Wind energy is a wonderful thing! It uses the power of the everlasting wind to provide energy with no pollution, CO2 emissions, or external inputs. But there’s a reason that wind, or other forms of clean energy, have yet to take the lead. Simply put, fossil fuels are cheaper, even with the massive amounts of energy necessary for extracting, transporting, and refining. Not only is the infrastructure already in place, but fossil fuels provide a huge amount of energy per unit, making them profitable in the short term. This is why renewable energy incentives exist, to make them more competitive. But with wind turbines becoming more efficient, some countries are doing away with the subsidies as wind companies are now able to turn a profit without the incentives.
Determining the payback time of a wind turbine can be complicated. It depends on several factors, including the cost of the turbine, its power output, and the price of electricity. In the example used in this article, we calculated the payoff time for a 2.6 MW turbine to be about 6 years and 7 months.
The Cost of A Wind Turbine
Wind turbines aren’t cheap. They have a high upfront cost, but once installed, the operations and maintenance costs are minimal. Manufacturing the turbine is the most expensive endeavour. The blades themselves can make up a quarter of the manufacturing costs because they’re made of special composite materials. The sensitive machinery within the nacelle can take up over half the manufacturing costs.
Transporting and installing wind turbines is a difficult task. While the giant tower and gearbox can be transported in pieces and assembled on-site, the blades must be transported whole. Shipping costs are higher for oversized loads, and entire roads might be shut down to ensure a safe passage. Wind farms are usually installed in remote areas, and so infrastructure like access roads, power stations, and distribution lines must be built to accommodate their construction, which adds to the overhead costs.
Once installed, operations and maintenance costs must be factored in. This consists of legal and administrative fees, costs for repairs and check-ups, fees for land use, and several other expenses. O&M is the smallest part of the total cost, and it’s getting cheaper as newer and better-engineered turbines become the norm.
All in all, the average 1.5 MW to 3 MW turbine will cost around $1 million per MW. If we assume the average turbine lifespan to be about 25 years, the average turbine will cost around $37 per MW/h of power generated throughout its lifetime.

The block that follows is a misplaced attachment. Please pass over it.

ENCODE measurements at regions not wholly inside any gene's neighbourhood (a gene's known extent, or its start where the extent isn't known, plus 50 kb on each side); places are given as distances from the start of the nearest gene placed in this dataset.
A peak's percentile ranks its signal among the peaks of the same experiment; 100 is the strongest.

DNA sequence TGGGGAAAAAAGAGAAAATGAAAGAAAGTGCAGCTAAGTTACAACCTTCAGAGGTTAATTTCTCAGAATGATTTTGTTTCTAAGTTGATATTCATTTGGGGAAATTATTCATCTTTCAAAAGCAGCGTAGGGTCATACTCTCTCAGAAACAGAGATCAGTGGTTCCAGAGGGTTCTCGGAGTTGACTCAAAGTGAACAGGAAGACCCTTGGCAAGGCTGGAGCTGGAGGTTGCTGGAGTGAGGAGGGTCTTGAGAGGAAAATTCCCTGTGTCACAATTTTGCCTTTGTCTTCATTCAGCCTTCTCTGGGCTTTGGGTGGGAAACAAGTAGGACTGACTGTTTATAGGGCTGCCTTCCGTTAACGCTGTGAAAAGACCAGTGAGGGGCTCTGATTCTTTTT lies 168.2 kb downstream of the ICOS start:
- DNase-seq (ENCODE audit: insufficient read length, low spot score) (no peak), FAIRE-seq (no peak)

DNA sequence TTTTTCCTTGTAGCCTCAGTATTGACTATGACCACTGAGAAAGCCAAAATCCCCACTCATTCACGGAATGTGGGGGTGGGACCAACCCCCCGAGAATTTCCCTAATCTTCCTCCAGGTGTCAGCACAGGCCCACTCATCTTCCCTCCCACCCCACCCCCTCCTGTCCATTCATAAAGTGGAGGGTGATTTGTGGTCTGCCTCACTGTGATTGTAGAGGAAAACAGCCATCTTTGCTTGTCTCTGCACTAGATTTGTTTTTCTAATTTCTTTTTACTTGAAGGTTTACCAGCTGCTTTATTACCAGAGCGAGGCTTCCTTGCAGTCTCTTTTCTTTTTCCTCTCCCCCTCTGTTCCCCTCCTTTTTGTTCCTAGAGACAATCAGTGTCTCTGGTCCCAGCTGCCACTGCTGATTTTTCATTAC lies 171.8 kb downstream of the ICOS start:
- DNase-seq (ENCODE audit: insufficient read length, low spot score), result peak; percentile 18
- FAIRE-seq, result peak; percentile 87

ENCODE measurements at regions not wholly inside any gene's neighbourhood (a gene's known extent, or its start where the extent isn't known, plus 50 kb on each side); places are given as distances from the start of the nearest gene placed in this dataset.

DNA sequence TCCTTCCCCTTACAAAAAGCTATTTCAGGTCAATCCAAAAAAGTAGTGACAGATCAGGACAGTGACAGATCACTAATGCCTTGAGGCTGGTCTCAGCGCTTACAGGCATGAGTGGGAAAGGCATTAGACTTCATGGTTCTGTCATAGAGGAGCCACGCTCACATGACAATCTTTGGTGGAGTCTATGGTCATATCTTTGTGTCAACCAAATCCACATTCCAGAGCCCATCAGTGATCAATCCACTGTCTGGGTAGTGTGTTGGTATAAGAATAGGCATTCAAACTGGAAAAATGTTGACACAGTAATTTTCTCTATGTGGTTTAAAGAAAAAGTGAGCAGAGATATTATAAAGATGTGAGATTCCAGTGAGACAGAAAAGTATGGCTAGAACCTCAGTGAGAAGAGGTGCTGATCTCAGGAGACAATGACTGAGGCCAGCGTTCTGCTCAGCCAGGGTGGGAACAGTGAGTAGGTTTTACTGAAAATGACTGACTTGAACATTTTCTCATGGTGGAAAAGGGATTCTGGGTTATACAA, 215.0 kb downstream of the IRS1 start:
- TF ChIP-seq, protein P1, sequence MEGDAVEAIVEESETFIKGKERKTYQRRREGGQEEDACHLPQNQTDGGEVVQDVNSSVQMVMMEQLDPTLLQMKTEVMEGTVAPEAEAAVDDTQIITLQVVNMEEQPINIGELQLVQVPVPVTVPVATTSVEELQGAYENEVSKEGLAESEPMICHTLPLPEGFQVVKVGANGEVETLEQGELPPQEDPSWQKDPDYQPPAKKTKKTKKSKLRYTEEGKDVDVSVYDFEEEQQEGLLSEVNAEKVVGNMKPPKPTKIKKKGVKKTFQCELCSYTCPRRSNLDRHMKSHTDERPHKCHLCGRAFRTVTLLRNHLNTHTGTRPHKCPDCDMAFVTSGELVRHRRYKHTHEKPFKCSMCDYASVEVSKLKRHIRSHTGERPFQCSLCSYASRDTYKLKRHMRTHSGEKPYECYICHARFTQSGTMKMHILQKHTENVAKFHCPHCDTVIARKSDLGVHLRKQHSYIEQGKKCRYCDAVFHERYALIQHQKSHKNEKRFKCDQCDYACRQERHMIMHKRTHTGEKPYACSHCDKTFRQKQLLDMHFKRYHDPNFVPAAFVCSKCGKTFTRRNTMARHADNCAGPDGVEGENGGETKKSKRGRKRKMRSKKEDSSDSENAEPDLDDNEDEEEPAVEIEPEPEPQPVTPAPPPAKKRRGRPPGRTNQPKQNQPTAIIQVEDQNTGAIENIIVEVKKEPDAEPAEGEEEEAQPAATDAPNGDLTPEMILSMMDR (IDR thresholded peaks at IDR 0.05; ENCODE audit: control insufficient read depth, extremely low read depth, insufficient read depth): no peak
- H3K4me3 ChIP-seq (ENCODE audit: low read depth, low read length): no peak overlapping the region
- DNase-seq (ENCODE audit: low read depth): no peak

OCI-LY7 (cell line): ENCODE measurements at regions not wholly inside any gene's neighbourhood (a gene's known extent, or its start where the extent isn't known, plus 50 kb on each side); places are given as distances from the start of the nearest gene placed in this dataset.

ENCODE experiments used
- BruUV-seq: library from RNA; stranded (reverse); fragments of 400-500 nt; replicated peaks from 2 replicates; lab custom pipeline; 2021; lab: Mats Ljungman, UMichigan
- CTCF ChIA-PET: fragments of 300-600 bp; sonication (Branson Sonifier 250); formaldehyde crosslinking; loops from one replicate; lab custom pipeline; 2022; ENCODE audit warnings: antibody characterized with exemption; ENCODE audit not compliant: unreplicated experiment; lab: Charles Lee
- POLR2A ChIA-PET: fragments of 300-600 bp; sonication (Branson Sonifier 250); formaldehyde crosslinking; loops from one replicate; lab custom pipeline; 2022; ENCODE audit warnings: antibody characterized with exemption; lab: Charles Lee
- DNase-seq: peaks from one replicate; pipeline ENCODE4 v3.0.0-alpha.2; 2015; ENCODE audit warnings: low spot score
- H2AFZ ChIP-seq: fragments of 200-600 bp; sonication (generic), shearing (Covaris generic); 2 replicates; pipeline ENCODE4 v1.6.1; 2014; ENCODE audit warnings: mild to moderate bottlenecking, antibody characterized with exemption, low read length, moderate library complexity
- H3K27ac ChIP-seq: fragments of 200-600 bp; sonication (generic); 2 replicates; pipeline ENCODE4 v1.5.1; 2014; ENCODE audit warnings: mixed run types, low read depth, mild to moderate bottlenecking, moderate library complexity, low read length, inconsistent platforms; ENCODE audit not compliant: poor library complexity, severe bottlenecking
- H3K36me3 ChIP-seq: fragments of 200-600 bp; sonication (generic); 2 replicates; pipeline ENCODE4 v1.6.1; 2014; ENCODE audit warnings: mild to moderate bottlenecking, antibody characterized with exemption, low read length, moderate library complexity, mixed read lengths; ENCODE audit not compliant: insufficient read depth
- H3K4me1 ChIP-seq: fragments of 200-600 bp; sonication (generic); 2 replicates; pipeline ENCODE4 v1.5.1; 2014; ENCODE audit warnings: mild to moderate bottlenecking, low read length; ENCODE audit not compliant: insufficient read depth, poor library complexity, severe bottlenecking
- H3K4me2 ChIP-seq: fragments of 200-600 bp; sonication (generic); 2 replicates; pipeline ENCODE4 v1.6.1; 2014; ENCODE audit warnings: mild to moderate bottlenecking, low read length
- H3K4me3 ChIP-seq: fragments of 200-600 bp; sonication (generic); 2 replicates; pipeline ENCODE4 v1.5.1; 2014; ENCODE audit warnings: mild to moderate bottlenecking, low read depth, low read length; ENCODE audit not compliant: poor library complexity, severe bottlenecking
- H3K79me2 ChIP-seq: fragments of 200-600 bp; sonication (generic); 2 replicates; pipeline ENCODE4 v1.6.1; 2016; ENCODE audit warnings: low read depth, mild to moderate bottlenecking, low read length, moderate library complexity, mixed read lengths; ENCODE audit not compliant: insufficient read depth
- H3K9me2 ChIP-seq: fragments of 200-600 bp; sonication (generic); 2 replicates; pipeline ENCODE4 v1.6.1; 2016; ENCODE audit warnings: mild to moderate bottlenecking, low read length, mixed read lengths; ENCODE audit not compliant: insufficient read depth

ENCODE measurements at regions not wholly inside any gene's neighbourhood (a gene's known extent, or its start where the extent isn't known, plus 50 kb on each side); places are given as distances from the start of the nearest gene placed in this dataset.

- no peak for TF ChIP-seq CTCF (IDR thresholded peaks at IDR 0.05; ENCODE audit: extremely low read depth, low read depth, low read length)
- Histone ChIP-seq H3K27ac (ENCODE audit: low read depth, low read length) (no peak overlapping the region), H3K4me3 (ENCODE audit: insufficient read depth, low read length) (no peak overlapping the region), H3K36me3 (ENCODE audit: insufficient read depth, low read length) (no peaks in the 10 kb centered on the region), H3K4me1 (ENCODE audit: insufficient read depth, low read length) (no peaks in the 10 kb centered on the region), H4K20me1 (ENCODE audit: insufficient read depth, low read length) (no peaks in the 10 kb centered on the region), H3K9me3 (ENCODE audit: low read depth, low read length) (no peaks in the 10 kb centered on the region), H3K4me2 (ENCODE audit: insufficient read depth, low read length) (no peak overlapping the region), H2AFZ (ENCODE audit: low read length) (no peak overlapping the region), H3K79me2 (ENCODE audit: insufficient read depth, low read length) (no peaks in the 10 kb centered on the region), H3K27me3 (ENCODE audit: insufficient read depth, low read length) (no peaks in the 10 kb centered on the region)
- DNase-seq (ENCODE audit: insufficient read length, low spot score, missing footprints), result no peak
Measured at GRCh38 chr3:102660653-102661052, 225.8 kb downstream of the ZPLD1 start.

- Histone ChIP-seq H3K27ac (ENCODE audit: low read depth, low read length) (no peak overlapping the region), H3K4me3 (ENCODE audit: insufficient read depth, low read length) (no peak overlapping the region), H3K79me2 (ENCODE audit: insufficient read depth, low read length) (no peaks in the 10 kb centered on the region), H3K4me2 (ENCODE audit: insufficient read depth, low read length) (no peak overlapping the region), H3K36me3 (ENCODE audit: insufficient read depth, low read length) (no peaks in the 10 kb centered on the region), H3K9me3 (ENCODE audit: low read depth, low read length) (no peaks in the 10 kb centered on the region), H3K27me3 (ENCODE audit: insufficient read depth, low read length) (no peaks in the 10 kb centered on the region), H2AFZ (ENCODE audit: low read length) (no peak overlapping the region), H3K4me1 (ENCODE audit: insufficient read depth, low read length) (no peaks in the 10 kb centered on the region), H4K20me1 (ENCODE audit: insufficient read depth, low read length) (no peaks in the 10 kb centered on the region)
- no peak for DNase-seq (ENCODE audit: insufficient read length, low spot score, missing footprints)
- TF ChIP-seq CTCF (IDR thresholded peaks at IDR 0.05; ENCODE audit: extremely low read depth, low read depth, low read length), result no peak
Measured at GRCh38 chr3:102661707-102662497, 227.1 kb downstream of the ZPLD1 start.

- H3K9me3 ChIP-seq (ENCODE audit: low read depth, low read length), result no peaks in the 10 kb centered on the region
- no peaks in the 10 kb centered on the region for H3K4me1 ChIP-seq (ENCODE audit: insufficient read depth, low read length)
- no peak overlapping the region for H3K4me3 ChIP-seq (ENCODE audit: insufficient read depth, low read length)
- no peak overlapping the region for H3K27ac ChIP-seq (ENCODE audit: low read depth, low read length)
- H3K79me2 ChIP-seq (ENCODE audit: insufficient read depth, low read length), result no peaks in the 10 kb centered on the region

Return on Investment
So let’s say we have an onshore 2.6 MW turbine, which according to the NREL, costs $37 per MWh to build and operate for a time frame of 25 years. We’re going to use a simplified version of their stats to calculate the payback time. The total costs of the turbine are as follows:
|Cost per MWh||Total Cost|
|Operations & |
Manufacturing and construction are the initial costs, while O&M and inflation are ongoing costs that won’t take effect until the turbine is in operation. The initial costs are what we are going to pay back, while the ongoing costs will be subtracted from our yearly revenue for the entire life of the turbine.
The turbine has a life expectancy of 25 years and is expected to generate 3,734 MWh per year. We can use the average price of electricity in the US to estimate how much revenue the turbine will generate yearly.
|Yearly Energy Output||3,734 MWh|
|Average Price of|
Electricity in US
(All Sectors, May 2021)
Now, we have to subtract the yearly costs. Operations, maintenance, and inflation take effect once the turbine is constructed and in operation. So we divide these costs over the course of 25 years and subtract them from the yearly revenue.
|Yearly Gross Revenue||$397,671|
|Yearly Net Revenue||$353,609.80|
Now that we have the yearly net revenue, we can divide it by the initial manufacturing and construction costs to get our payback time.
|Yearly Net Revenue||$353,609.80|
|Payback Time||6 years 7 months|
It would take about 6 years and 7 months to pay off the initial costs to manufacture and install the turbine. Afterward, the turbine will generate electricity freely for another 19 years. Of course, O&M and inflation will always be expenses, no matter how long the turbine is in operation.
Payback Time in the Real World